Bowel Cancer Screening

Doing a bowel screening text at home is one of the most effective ways to reduce the risk of dying from bowel cancer.

 

The home bowel screen test can detect small amounts of blood in your poo which you would not normally see.  This can be caused by pre-cancerous polyps or from early stage bowel cancer.

The Australian medical guidelines recommend screening for all people from the age of 50-74 years of age every 2 years. 

 

At RARMS our GPs can offer a Bowel Screening Test every 2 years to people aged 45-49 who request it after talking with the GP.

The test involves getting a bowel screening test kit and then collecting a little sample of your poo, placing it on a card or in a container, and sending it to a pathology laboratory for analysis.

 

This sounds really yucky, but it is a whole lot less yucky than getting bowel cancer!

 

The results of your test are then sent back to you and your GP.

Talk to your GP today about getting a bowel  screening test.  

How do I know if I might have bowel cancer?

The most common symptoms of bowel cancer cancer include:

  • A recent, persistent change in bowel habit such as looser, more diarrhoea-like poo, constipation, or going to the toilet more often, or trying to go - irregularity in someone whose bowel habits have previously been regular

  • A change in shape or appearance of your poo for example, narrower poos than usual or mucus in poo

  • Blood in your poo or rectal bleeding - bright red or very dark blood should never be ignored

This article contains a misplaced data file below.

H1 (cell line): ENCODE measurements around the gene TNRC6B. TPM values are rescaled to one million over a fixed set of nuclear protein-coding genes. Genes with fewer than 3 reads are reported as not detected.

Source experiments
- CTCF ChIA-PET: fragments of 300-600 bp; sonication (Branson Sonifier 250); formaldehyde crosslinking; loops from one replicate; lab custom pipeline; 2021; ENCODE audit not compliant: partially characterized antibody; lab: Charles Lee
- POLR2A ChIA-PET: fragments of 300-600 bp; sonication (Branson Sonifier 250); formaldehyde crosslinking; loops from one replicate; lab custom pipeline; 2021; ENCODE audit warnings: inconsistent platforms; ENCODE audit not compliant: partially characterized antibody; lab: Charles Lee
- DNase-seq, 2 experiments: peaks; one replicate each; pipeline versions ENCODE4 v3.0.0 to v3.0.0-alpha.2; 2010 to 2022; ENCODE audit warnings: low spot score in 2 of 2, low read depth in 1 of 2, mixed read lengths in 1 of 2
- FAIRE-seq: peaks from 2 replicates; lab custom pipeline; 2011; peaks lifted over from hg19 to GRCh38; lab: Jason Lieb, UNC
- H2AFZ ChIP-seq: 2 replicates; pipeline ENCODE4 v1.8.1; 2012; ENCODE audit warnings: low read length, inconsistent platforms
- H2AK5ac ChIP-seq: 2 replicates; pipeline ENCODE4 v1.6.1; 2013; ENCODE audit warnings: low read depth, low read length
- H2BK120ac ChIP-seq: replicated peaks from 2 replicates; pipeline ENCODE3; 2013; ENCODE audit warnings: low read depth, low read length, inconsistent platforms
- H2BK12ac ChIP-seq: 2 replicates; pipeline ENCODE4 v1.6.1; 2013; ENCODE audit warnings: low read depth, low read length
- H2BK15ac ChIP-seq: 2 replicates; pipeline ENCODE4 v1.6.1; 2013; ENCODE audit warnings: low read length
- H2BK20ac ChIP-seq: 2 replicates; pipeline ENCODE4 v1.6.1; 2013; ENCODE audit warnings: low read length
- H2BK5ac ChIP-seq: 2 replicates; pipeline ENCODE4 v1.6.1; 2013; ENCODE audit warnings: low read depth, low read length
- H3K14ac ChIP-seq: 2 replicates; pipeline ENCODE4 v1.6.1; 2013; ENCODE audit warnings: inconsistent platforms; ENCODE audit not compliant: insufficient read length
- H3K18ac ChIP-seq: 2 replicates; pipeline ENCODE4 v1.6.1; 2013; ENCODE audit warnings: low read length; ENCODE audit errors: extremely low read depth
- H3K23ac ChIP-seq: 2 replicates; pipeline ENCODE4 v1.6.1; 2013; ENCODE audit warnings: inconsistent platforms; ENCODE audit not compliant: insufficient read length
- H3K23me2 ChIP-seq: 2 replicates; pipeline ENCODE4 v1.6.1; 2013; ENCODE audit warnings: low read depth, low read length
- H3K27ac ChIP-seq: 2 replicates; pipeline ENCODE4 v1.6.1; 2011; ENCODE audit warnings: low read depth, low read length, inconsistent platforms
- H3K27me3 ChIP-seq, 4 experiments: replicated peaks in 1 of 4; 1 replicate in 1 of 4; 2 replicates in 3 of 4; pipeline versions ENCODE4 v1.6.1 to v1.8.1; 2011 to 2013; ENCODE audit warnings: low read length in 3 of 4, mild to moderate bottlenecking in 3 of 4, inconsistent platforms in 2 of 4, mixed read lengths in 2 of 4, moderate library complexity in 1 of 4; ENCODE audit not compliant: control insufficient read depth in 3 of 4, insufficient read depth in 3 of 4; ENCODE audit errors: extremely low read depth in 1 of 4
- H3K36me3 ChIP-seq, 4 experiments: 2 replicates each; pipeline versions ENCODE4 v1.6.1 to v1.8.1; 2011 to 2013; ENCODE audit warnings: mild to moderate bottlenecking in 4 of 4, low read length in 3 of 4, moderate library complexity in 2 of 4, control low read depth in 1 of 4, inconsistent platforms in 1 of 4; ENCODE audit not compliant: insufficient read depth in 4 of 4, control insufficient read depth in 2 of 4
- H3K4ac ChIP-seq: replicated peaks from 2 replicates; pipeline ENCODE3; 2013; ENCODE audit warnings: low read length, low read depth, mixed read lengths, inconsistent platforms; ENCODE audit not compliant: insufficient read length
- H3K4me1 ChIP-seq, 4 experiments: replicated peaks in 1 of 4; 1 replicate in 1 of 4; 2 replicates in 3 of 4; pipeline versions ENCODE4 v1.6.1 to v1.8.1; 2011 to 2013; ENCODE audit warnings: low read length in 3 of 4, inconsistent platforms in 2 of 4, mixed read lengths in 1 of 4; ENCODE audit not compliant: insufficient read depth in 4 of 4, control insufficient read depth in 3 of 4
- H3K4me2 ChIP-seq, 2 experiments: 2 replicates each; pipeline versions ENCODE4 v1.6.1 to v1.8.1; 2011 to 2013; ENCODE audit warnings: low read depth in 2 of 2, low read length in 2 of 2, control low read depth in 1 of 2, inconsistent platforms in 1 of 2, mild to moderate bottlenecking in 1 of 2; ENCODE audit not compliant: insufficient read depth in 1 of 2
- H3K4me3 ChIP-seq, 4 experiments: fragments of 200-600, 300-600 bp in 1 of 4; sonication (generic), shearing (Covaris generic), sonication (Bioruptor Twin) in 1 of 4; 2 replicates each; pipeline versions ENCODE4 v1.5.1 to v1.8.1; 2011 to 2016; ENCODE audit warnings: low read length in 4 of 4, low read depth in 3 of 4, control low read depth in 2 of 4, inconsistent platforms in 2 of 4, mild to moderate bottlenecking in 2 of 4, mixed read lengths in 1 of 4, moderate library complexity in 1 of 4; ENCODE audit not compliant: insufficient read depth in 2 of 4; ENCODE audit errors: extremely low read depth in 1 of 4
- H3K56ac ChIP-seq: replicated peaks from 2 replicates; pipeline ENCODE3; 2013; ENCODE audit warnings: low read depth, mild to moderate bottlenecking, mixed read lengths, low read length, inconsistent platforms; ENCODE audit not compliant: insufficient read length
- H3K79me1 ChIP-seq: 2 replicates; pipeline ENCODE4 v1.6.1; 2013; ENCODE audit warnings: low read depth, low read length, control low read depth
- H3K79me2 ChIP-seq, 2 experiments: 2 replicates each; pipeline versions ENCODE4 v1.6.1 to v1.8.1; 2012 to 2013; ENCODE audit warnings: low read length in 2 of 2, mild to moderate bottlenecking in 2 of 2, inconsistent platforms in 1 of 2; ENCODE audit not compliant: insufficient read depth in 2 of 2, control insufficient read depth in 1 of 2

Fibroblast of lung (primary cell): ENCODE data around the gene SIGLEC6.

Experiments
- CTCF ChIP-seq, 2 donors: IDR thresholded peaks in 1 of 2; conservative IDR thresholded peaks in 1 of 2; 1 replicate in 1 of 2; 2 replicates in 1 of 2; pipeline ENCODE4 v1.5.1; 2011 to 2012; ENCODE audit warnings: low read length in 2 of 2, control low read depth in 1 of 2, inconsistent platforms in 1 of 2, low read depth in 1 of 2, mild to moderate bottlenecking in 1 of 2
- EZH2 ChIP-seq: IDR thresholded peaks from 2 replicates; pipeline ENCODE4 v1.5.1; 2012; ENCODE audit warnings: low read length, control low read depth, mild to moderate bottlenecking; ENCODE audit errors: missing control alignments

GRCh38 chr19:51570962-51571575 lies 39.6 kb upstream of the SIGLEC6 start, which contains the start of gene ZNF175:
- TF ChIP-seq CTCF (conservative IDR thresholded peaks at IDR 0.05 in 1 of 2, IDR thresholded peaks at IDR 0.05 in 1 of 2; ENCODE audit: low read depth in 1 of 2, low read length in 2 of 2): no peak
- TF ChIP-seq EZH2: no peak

• Frequent gas pain, cramps, a feeling of fullness or bloating in the bowel or rectum

  • Unexplained anaemia - which is a low red blood count causing tiredness, weakness or weight loss

  • A feeling that the bowel has not emptied completely after going to the toilet

  • Pain or a lump in your anus or rectum

  • Abdominal pain or swelling

Not everyone experiences symptoms, particularly in the early stages of bowel cancer. The above symptoms may be suggestive of bowel cancer, but they can also be due to other medical conditions, some foods or medicines.

 

Don't delay in talking to your GP if you are experiencing any of the described symptoms for two weeks or more, because when diagnosed early almost 99 percent of cases can be successfully treated.

 

Blood in your poo or bleeding from your anus should never be ignored. 

When identified early, almost 99% of bowel cancer cases can be successfully treated.

 

If you have reached the age of 50 years you should receive a bowel screening test from the Government in the mail.  Do the test, wait for the results and then pop down to see your GP if you need.

If you have any of the symptoms listed above, make a time to see your GP as soon as possible.

If you are 45 years old and want to discuss getting a bowel screen test, make an appointment with your GP.

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